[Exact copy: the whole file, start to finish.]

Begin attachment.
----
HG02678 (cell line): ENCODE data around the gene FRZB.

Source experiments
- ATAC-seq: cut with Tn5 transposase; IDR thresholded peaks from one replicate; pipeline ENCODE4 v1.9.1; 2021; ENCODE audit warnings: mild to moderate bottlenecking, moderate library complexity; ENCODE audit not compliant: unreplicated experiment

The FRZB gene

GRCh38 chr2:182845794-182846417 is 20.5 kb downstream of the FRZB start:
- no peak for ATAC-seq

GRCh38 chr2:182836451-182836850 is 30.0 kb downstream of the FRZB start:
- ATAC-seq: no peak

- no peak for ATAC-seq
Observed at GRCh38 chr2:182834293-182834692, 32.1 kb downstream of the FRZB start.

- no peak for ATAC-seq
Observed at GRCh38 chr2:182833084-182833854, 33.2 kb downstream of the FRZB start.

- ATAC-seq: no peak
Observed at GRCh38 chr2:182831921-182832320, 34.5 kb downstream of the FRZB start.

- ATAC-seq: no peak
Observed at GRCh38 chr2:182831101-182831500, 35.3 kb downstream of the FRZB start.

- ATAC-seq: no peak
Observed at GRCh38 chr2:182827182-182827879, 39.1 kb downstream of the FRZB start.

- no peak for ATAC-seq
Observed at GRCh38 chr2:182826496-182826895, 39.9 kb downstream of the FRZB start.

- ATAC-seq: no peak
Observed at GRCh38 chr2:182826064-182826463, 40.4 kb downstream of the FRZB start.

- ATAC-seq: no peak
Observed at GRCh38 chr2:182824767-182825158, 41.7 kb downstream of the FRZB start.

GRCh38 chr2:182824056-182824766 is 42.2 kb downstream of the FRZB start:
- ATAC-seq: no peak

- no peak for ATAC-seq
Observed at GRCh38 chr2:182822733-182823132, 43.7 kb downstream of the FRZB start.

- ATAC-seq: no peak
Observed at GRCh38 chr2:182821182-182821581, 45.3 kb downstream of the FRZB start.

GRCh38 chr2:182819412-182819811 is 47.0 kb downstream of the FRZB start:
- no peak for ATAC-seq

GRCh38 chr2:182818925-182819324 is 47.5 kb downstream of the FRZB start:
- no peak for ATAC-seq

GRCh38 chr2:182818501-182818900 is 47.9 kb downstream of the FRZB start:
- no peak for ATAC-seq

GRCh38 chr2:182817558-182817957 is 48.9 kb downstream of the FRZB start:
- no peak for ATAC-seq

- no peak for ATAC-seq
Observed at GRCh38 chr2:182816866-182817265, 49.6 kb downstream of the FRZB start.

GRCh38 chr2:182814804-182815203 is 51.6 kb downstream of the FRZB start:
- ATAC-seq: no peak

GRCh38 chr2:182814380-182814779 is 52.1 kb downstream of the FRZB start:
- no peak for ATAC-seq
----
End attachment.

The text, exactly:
HG02678 (cell line): ENCODE data around the gene FRZB.

Source experiments
- ATAC-seq: cut with Tn5 transposase; IDR thresholded peaks from one replicate; pipeline ENCODE4 v1.9.1; 2021; ENCODE audit warnings: mild to moderate bottlenecking, moderate library complexity; ENCODE audit not compliant: unreplicated experiment

The FRZB gene

GRCh38 chr2:182845794-182846417 is 20.5 kb downstream of the FRZB start:
- no peak for ATAC-seq

GRCh38 chr2:182836451-182836850 is 30.0 kb downstream of the FRZB start:
- ATAC-seq: no peak

- no peak for ATAC-seq
Observed at GRCh38 chr2:182834293-182834692, 32.1 kb downstream of the FRZB start.

- no peak for ATAC-seq
Observed at GRCh38 chr2:182833084-182833854, 33.2 kb downstream of the FRZB start.

- ATAC-seq: no peak
Observed at GRCh38 chr2:182831921-182832320, 34.5 kb downstream of the FRZB start.

- ATAC-seq: no peak
Observed at GRCh38 chr2:182831101-182831500, 35.3 kb downstream of the FRZB start.

- ATAC-seq: no peak
Observed at GRCh38 chr2:182827182-182827879, 39.1 kb downstream of the FRZB start.

- no peak for ATAC-seq
Observed at GRCh38 chr2:182826496-182826895, 39.9 kb downstream of the FRZB start.

- ATAC-seq: no peak
Observed at GRCh38 chr2:182826064-182826463, 40.4 kb downstream of the FRZB start.

- ATAC-seq: no peak
Observed at GRCh38 chr2:182824767-182825158, 41.7 kb downstream of the FRZB start.

GRCh38 chr2:182824056-182824766 is 42.2 kb downstream of the FRZB start:
- ATAC-seq: no peak

- no peak for ATAC-seq
Observed at GRCh38 chr2:182822733-182823132, 43.7 kb downstream of the FRZB start.

- ATAC-seq: no peak
Observed at GRCh38 chr2:182821182-182821581, 45.3 kb downstream of the FRZB start.

GRCh38 chr2:182819412-182819811 is 47.0 kb downstream of the FRZB start:
- no peak for ATAC-seq

GRCh38 chr2:182818925-182819324 is 47.5 kb downstream of the FRZB start:
- no peak for ATAC-seq

GRCh38 chr2:182818501-182818900 is 47.9 kb downstream of the FRZB start:
- no peak for ATAC-seq

GRCh38 chr2:182817558-182817957 is 48.9 kb downstream of the FRZB start:
- no peak for ATAC-seq

- no peak for ATAC-seq
Observed at GRCh38 chr2:182816866-182817265, 49.6 kb downstream of the FRZB start.

GRCh38 chr2:182814804-182815203 is 51.6 kb downstream of the FRZB start:
- ATAC-seq: no peak

GRCh38 chr2:182814380-182814779 is 52.1 kb downstream of the FRZB start:
- no peak for ATAC-seq